Through the day, as the crowds grew in strength, the government sent a couple of emissaries to negotiate with Anna's associates for a possible breakthrough.
The Gandhian's speech suggested a compromise is not imminent. He repeated that his deadline stands - unless the Jan lokpal Bill is passed by August 30, he said, there will be a bigger revolution.
At India Gate, a sea of candles held their own against the night sky. "I have sacrificed much for this country," Anna said, "but look at what you have given me. I did not marry so I could serve India, but you are my family." And in a clear reprimand to recent allegations of corruption made against him by Congress party spokespersons, he stressed, "In 74 years, my record remains unblemished. That reputation is my weapon in this war against corruption."
Anna and his aides have warned since Friday evening that the government must not just consider their Lokpal Bill, but pass it by the end of the month. As India took to the streets in different cities, many pointed out that Team Anna is undermining Parliamentary processes, that the deadline imposed is unrealistic, and that a group of non-elected representatives of civil society cannot have their Bill considered in Parliament when the Government's version of the same Bill has been introduced and is being studied by a committee that includes representatives of different parties.
Anna's response has been that the Government's Bill to tackle corruption is so flimsy that it must be accepted as "a betrayal of the nation."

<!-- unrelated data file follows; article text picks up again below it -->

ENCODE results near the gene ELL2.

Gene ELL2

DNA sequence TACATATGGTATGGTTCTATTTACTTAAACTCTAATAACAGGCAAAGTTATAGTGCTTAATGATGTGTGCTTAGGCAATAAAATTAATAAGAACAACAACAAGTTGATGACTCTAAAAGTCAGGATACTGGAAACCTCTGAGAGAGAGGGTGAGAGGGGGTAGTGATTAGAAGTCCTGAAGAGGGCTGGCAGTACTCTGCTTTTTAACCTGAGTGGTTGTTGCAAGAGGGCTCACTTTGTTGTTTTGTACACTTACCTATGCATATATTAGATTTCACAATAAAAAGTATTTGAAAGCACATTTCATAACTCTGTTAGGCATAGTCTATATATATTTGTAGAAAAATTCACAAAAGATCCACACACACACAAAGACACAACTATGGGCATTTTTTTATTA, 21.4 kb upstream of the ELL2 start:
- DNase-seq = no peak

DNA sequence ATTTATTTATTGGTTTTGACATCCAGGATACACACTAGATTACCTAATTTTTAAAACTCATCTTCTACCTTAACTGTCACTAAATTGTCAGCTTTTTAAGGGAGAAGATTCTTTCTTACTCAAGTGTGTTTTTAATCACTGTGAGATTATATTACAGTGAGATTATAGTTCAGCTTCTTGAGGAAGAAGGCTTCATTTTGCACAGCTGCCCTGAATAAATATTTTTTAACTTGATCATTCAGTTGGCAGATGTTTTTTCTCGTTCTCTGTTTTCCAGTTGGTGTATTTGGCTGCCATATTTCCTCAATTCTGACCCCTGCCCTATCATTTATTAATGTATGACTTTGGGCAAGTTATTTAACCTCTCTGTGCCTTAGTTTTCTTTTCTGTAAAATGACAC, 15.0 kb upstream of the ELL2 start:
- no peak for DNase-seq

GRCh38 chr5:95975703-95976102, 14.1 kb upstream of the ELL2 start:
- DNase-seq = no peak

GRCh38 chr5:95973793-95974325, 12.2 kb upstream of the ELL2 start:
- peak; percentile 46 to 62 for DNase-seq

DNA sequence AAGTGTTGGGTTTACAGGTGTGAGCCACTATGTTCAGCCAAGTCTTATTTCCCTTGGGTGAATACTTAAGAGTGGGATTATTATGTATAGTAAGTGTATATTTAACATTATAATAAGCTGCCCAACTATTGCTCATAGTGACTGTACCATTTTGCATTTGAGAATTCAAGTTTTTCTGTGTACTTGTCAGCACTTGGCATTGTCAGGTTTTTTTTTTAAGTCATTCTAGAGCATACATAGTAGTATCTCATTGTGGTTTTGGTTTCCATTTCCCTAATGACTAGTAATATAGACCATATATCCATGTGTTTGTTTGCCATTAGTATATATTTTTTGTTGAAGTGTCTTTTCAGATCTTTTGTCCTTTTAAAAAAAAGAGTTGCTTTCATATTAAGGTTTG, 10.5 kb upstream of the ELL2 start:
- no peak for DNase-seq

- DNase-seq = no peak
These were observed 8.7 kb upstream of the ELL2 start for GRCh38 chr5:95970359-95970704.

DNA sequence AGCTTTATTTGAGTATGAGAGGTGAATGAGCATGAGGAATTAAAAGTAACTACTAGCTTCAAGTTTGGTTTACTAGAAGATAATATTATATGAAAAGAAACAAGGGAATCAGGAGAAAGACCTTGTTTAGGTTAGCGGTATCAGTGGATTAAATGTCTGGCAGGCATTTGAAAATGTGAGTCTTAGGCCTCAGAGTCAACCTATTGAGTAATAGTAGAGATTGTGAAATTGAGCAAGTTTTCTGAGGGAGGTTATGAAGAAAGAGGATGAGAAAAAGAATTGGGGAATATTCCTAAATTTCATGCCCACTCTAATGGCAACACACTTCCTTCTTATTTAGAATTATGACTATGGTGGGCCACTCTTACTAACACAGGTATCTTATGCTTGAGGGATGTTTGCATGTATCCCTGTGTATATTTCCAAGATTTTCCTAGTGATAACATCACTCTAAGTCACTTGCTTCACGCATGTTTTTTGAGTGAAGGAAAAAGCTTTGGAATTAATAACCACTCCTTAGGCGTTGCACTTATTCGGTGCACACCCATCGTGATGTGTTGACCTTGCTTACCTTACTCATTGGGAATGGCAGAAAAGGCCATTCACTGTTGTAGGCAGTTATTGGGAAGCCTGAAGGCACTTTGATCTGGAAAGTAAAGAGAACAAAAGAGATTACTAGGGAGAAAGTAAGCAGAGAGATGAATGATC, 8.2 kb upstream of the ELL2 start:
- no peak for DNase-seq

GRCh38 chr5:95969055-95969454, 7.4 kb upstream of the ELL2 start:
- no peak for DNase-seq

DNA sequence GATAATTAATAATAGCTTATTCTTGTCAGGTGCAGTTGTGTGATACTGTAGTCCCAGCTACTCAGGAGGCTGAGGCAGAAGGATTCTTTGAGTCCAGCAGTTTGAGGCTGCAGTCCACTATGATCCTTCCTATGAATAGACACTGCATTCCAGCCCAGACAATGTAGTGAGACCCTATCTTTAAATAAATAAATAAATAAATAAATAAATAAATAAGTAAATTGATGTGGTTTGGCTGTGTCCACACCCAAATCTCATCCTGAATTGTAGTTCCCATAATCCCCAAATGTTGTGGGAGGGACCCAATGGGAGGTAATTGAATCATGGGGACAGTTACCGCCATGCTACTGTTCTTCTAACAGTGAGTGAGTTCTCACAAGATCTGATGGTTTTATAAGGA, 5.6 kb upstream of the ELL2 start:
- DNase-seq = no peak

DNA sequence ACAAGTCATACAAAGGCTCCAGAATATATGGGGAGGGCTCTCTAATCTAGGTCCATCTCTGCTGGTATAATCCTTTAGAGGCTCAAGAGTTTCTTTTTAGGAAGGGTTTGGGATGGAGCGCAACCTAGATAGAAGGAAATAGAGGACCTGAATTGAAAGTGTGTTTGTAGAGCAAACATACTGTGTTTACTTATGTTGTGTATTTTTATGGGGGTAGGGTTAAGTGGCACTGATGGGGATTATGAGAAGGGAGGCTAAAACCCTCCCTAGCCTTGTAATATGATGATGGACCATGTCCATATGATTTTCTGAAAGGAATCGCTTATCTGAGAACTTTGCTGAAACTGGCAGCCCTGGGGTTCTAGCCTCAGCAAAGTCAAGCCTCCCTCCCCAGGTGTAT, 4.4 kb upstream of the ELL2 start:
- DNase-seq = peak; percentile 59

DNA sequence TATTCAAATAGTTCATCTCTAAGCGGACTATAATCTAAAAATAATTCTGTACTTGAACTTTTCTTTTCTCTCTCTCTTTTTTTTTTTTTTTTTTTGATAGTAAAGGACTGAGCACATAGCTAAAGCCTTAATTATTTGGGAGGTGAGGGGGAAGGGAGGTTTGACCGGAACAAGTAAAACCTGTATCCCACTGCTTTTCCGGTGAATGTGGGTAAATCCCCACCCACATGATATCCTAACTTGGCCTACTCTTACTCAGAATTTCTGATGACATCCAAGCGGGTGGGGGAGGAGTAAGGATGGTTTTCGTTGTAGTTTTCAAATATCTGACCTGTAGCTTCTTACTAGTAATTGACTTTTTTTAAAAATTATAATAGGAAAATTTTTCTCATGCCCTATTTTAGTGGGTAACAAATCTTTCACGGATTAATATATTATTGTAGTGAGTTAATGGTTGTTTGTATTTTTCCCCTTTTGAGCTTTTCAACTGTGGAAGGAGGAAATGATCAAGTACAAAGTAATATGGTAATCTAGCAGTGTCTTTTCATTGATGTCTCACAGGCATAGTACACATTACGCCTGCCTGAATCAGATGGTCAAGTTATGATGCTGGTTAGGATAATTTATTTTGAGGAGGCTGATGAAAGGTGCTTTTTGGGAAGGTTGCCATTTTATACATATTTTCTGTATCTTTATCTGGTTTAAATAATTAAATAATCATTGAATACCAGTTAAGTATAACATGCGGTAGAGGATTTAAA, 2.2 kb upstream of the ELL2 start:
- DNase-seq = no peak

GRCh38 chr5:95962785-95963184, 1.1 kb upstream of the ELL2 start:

In some sort of deference to the massive public support for Anna, the Prime Minister said yesterday that there is room for "lot of scope for give and take." Other representatives of the Government also suggested that Team Anna will be asked to offer their suggestions to the Standing Committee that's scrutinising the Lokpal Bill. Attempts at behind-the-scenes bargaining seem fruitless so far. Anna's associate, Arvind Kejriwal said, "For six days, Anna has been fasting but no proposal has come from the government (for talks). From tomorrow, we will sit outside the homes of MPs and ministers and tell them "if you don't pass the Bill then don't come to ask for votes."
The government's Bill excludes the PM while in office from the purview of the Lokpal; activists and the BJP say that's unacceptable.
Looking for an early resolution, sources say, the government is making efforts to hold back-channel talks with the Gandhian. Sources have also told NDTV that the spiritual guru to Maharashtra leaders, Bhayyu Maharaj, has been selected as the main negotiator between the Government and Anna Hazare. They also say that Bhayyu Maharaj met Mr Hazare, alone, for an hour today. (Read: Government begins back-channel talks with Anna)
Sources say the Government offered Team Anna four months time for the Lokpal Bill to be passed and also said it will put the Jan Lokpal Bill in front of the Standing Committee. Team Anna has, however, turned these offers down.
As part of the government strategy to engage with people who are associated with Mr Hazare in Maharashtra, Umesh Chandra Sarangi, Additional Chief Secretary of Maharashtra, is also in Delhi where he met Mr Hazare and his team.
Mr Sarangi had two rounds of meetings with Mr Hazare. Team Anna, however, ruled out any compromise on its demand for bringing Prime Minister and higher judiciary within Lokpal's ambit.
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